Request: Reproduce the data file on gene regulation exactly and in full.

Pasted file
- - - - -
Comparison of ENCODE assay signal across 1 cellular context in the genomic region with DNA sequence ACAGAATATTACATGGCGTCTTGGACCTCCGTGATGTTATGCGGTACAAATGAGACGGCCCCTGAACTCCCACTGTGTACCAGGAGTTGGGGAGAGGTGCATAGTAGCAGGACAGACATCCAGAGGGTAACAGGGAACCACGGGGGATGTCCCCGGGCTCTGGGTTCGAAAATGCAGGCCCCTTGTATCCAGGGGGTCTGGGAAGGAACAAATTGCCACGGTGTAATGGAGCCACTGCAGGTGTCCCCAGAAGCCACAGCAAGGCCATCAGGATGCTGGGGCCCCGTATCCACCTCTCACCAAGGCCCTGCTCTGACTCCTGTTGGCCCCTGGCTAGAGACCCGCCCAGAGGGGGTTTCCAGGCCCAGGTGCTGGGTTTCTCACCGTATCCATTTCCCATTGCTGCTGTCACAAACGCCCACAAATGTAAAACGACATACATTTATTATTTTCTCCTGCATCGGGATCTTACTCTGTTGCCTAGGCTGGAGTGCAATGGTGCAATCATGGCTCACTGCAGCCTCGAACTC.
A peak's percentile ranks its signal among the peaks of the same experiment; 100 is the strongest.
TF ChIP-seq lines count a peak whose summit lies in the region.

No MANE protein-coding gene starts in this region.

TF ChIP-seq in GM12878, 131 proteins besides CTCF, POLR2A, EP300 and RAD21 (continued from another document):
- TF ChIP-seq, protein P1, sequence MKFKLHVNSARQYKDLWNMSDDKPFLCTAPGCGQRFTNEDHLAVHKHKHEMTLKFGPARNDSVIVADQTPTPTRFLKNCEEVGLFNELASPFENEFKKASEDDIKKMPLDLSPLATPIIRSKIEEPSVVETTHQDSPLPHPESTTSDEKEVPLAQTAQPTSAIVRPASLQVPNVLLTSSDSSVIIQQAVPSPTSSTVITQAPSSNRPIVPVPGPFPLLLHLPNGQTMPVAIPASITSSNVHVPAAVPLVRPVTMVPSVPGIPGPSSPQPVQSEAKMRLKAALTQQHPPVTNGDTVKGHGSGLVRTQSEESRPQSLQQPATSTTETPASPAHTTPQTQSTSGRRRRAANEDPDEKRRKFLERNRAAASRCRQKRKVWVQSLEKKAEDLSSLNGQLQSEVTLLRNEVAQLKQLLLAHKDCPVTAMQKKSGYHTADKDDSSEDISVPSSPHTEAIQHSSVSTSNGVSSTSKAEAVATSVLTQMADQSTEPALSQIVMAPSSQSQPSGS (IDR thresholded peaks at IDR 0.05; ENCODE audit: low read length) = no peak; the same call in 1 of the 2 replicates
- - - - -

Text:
Comparison of ENCODE assay signal across 1 cellular context in the genomic region with DNA sequence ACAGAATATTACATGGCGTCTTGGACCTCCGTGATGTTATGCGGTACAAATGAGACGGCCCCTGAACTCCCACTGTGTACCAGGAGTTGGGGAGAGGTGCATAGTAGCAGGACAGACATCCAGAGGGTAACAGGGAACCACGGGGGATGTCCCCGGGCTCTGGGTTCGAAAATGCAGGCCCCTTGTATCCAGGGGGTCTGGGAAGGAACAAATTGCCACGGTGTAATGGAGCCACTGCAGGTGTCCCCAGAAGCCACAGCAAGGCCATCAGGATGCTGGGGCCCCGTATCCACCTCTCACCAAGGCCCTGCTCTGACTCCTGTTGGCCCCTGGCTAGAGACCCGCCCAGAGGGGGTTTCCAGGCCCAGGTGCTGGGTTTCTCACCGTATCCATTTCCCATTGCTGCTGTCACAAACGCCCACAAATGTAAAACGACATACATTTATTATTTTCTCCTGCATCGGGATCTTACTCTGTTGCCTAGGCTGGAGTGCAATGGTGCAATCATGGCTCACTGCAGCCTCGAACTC.
A peak's percentile ranks its signal among the peaks of the same experiment; 100 is the strongest.
TF ChIP-seq lines count a peak whose summit lies in the region.

No MANE protein-coding gene starts in this region.

TF ChIP-seq in GM12878, 131 proteins besides CTCF, POLR2A, EP300 and RAD21 (continued from another document):
- TF ChIP-seq, protein P1, sequence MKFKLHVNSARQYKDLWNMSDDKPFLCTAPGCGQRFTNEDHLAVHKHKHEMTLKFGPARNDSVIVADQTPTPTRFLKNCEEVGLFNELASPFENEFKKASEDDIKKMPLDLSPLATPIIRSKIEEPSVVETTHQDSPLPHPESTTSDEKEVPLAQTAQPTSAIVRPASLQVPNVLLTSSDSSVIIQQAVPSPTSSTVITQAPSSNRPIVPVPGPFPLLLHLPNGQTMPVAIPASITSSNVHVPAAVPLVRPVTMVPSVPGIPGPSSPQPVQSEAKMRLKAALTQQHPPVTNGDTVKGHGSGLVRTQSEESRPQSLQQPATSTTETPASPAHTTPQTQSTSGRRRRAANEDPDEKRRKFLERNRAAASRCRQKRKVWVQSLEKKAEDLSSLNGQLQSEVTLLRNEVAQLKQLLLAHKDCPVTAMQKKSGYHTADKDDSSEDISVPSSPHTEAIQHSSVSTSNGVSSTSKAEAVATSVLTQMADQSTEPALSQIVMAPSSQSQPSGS (IDR thresholded peaks at IDR 0.05; ENCODE audit: low read length) = no peak; the same call in 1 of the 2 replicates